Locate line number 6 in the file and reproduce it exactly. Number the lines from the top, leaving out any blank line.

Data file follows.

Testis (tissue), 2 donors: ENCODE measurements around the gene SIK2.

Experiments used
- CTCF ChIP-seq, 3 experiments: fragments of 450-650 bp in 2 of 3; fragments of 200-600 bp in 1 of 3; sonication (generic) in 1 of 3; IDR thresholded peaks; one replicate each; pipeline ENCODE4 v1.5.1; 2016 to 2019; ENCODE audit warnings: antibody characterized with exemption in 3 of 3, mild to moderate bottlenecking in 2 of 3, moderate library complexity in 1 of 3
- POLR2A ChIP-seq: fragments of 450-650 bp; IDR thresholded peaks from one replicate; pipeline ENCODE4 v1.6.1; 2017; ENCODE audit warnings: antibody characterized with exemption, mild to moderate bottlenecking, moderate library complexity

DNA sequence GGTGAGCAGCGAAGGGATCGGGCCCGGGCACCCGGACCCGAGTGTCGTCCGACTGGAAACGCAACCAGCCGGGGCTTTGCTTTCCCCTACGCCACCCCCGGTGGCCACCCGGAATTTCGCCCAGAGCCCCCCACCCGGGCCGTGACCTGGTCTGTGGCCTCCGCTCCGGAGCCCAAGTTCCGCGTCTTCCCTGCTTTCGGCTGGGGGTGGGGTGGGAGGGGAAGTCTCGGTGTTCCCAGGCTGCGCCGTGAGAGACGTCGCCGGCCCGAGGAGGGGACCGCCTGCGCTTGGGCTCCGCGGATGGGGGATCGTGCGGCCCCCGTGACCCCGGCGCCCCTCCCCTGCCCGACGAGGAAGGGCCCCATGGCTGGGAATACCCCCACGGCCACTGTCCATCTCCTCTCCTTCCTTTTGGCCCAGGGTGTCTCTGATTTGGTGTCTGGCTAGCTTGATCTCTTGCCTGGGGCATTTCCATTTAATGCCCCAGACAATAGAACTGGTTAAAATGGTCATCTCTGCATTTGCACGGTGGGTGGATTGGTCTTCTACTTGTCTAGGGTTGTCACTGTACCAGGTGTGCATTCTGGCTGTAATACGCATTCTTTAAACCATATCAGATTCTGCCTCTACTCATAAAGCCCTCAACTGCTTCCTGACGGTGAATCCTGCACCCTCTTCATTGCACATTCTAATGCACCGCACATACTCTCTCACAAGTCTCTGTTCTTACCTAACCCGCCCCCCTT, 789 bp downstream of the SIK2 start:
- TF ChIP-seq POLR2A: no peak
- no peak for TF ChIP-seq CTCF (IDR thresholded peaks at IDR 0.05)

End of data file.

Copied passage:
- TF ChIP-seq POLR2A: no peak